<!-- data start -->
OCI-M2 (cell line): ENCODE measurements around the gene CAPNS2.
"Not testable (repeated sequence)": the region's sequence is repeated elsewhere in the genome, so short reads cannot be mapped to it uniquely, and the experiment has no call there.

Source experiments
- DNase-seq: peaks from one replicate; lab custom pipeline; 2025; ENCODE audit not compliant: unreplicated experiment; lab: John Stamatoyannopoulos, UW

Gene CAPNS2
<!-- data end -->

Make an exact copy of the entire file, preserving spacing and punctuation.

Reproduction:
OCI-M2 (cell line): ENCODE measurements around the gene CAPNS2.
"Not testable (repeated sequence)": the region's sequence is repeated elsewhere in the genome, so short reads cannot be mapped to it uniquely, and the experiment has no call there.

Source experiments
- DNase-seq: peaks from one replicate; lab custom pipeline; 2025; ENCODE audit not compliant: unreplicated experiment; lab: John Stamatoyannopoulos, UW

Gene CAPNS2